Ellen Brown is the author of Web of Debt and Chairman of the Public Banking Institute (PBI).

Part 3
Put public assets to work for taxpayers
By Mike Krauss and Tom Sgouros
Bucks County Courier Times

Across the nation, states, counties and municipalities are faced with plummeting revenues, huge deficits and the necessity of higher taxes or deep cuts in vital services. A lack of affordable credit cripples economic expansion that would generate increased revenue over the long term.

But not in North Dakota. Partnering with local banks for almost 100 years, the public Bank of North Dakota has provided a steady flow of affordable credit to farmers, students, homebuyers and businesses. The bank has cut municipal borrowing costs and debt service and kept the taxpayers money in the state, working for them, and not going out of state to benefit the private banks.

The bank's profits are put to two uses: reinvested in more credit, or returned to the only shareholder, the people. In past 10 years, the bank has contributed more than a third of a billion dollars to the general fund, without new taxes.

No wonder then, that as other states consider public banking, they look to North Dakota. But, there are other public banking options.

Cities or counties with substantial financial resources could establish their own bank, and smaller municipal governments could obtain similar benefits by pooling resources into what would in effect be a municipal mutual bank.

Municipal governments are heavy users of financial services, both as depositors and borrowers. The banks that provide these services are all for-profit corporations. It is possible to secure these same services for far less cost, and to use debt service payments to build - instead of drain - municipal fund balances, through a mutual bank, run by and for its municipal depositors/owners.

As with any public bank, the profits of a municipal mutual bank can be retained by the bank to increase its capabilities, or shared among the participating municipalities as non tax revenue.

A bank founded by a partnership of municipalities would be able to assume a proportion of any outstanding or proposed debt of the members and their authorities, allowing that debt to be serviced at a substantially lower interest rate that could save taxpayers millions of dollars annually.

Because the bank would be able to offer credit at low interest rates, municipalities would have no need for "rainy day" funds that generate little income while tying up resources.

With only a small number of customers, demanding as they may be, a bank such as the one proposed here could be effectively run by a relative handful of people, with a minimum of staffing overhead or real estate expense. Important functions like check processing and account record keeping can be accomplished using financial industry vendors.

On the depositor side, the bank would not need to earn a profit from each of its routine functions, so services like checking and account management could be provided at cost to the member municipalities.

Though the main purpose of the bank would be to service municipal financial needs, it will also be possible to serve the needs of the community, as would a county or state public bank, by for example extending low-cost credit - albeit on a smaller scale.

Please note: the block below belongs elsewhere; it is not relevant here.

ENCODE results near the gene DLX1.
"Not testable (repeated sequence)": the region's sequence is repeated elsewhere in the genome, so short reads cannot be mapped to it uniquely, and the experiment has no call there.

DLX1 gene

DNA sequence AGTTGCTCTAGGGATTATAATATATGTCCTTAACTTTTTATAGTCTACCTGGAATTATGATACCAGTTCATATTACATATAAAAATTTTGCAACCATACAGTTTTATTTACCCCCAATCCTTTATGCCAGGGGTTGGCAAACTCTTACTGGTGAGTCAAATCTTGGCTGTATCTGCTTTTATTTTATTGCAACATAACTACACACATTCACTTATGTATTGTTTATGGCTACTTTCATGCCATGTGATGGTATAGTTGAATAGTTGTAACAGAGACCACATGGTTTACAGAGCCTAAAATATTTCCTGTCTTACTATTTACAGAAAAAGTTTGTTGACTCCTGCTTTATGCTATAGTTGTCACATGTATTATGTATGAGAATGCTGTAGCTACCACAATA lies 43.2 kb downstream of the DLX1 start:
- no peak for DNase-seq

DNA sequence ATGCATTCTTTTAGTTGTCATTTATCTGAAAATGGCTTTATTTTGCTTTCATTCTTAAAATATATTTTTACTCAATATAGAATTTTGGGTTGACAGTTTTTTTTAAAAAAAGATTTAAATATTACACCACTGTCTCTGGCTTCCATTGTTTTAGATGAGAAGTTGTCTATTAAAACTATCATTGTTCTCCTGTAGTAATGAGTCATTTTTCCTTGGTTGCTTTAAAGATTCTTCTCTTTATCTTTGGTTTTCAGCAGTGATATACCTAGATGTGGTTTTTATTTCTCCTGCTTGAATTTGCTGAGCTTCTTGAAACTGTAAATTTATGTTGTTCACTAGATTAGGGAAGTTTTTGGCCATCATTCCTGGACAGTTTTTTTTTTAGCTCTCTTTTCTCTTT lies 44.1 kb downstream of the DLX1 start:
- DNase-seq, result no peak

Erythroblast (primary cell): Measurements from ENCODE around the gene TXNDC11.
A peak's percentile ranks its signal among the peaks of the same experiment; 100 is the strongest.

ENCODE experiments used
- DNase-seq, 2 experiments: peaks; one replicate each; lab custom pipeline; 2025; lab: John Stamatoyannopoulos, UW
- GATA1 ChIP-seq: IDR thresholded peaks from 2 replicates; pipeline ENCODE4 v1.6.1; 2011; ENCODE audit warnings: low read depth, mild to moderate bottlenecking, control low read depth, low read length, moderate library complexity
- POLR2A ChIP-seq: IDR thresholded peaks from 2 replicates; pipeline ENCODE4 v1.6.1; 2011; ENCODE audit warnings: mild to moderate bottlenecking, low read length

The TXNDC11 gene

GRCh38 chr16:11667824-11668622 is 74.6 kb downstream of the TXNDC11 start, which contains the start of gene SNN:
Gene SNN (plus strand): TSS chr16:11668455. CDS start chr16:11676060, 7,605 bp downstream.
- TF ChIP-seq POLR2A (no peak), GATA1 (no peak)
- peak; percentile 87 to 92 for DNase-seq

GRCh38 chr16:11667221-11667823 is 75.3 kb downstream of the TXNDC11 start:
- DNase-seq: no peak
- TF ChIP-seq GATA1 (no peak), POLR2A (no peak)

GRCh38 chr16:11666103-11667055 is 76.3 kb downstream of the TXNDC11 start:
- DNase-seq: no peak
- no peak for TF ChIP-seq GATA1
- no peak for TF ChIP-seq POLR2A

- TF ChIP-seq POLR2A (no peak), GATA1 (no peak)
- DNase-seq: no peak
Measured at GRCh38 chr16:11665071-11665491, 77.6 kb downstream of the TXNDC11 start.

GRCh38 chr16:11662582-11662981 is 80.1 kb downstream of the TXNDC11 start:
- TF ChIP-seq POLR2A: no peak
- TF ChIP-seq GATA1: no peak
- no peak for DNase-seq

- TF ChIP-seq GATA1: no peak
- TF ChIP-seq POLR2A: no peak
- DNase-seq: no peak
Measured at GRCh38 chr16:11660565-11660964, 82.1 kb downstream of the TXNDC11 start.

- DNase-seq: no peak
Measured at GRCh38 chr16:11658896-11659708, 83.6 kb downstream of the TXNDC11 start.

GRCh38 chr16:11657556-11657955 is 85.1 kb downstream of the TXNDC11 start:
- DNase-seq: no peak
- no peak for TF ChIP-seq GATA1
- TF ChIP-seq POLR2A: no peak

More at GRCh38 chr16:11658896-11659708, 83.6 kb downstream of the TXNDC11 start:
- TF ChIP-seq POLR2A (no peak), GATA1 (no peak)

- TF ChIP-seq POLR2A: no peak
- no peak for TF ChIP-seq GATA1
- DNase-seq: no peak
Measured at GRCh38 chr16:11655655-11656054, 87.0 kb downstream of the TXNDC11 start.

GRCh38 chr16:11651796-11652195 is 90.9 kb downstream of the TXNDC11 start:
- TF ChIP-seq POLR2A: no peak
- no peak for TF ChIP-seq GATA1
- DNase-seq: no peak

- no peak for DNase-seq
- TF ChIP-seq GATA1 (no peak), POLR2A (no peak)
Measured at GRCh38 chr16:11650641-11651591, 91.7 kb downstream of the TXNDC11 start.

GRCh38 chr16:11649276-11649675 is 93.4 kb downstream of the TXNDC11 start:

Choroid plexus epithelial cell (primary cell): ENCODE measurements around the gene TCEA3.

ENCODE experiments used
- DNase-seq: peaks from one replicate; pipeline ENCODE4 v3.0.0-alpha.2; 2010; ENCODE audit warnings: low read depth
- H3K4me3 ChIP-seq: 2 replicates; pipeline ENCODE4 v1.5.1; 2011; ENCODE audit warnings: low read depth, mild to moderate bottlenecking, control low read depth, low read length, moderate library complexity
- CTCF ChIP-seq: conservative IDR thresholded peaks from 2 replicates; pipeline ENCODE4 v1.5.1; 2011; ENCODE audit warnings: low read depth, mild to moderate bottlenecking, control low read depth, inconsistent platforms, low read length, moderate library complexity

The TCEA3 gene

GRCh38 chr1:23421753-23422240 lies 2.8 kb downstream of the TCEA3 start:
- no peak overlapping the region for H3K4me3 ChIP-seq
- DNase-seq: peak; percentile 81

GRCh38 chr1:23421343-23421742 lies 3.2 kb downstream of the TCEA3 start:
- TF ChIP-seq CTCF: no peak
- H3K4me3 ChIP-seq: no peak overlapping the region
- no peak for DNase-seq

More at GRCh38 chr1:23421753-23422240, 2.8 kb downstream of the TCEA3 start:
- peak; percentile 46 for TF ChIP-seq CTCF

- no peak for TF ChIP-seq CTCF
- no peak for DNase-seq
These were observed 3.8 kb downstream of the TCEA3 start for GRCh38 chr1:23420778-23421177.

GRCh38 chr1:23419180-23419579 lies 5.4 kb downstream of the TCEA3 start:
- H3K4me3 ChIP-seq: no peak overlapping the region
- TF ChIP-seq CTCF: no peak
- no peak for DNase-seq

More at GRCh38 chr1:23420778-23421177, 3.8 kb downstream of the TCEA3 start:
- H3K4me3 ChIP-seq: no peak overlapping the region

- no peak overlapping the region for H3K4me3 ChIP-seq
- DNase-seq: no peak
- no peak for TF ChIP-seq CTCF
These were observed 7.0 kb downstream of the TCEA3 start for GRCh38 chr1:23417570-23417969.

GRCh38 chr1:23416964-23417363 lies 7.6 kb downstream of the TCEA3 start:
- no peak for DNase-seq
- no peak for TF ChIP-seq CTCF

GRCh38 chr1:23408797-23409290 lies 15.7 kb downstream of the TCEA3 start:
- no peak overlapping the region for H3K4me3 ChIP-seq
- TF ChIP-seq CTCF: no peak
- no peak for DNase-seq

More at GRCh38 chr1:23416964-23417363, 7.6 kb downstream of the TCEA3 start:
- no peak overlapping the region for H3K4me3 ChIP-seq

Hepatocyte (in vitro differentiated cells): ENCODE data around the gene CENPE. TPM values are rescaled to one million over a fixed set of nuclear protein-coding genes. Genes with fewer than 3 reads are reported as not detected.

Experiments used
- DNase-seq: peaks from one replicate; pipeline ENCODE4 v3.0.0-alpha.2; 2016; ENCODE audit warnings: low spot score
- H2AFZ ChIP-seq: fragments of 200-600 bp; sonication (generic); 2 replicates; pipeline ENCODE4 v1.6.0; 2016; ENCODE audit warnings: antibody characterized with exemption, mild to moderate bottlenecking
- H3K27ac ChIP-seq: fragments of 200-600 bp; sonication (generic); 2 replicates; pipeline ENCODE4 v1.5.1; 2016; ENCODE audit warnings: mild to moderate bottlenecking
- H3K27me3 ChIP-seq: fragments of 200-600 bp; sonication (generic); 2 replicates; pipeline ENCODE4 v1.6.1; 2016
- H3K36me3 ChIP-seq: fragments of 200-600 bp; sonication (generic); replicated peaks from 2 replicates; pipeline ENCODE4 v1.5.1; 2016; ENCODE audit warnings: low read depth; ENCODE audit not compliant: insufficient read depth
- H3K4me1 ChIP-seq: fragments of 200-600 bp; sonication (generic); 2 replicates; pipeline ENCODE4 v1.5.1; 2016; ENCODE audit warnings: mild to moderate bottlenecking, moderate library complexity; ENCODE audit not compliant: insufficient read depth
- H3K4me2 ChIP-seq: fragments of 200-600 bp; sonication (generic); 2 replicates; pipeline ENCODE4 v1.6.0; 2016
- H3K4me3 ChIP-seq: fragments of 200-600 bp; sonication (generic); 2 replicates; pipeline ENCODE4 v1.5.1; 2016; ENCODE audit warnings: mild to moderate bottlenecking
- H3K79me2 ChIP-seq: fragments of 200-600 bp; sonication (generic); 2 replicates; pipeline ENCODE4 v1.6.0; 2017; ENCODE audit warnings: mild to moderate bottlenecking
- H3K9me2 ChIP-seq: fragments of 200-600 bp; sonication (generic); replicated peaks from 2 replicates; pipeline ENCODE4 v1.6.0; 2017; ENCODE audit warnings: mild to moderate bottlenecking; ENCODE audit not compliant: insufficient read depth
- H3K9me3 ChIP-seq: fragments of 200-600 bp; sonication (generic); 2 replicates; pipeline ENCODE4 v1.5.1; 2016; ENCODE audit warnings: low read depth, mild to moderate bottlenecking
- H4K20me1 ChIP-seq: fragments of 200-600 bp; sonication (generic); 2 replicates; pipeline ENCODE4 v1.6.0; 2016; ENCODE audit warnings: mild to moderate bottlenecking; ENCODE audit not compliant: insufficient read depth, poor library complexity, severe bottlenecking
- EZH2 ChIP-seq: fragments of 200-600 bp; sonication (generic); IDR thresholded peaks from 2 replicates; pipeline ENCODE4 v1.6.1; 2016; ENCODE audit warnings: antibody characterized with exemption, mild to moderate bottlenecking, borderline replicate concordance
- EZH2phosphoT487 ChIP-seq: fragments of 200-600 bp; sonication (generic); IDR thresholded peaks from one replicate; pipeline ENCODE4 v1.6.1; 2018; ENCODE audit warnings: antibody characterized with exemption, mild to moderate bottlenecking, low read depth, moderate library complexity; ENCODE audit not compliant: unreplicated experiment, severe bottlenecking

A bank with a lending capacity measured in the hundreds of millions of dollars could be formed by a handful of the municipalities in which this newspaper is circulated.

Without stock to sell or to speculate with, and with the depositors setting policy on lending and fees, no one will get rich running a mutual bank, though it can be a perfectly viable enterprise, paying dividends to its depositors in money and better services.

But sitting as we are in the middle of a catastrophe created by out-of-control financial flimflams passed off as "innovation," it must be emphasized that such a bank as proposed here is a return to the roots of finance - old fashioned, prudent and risk averse. A mutual bank is an old form of banking, and the first savings banks in the United States were mutual banks.

Lower cost banking services, lower cost borrowing, control over these costs, control over borrowing costs, stronger municipal bottom lines (through partial ownership of an appreciating asset and interest payments that accrue to their own bottom lines), consolidation of accounts, joint financial services offering economies of scale, increased credit and lower cost, long term financing for large projects - all are potential benefits of a municipal mutual bank.
Efforts are underway in Pennsylvania and many other states to create statewide public banks.

But action in the state Legislatures requires overcoming the strenuous lobbing of the commercial banking industry. Despite the many benefits for the people, it may be a protracted struggle.

But cities, counties and municipalities closer to the people can move more quickly. We urge elected municipal officials and finance managers to explore the best practices of public banking and learn how its benefits may be secured for the taxpayers they serve.

Tom Sgouros is a Rhode Island budget analyst, government finance specialist and an advisor to the PBI. For information: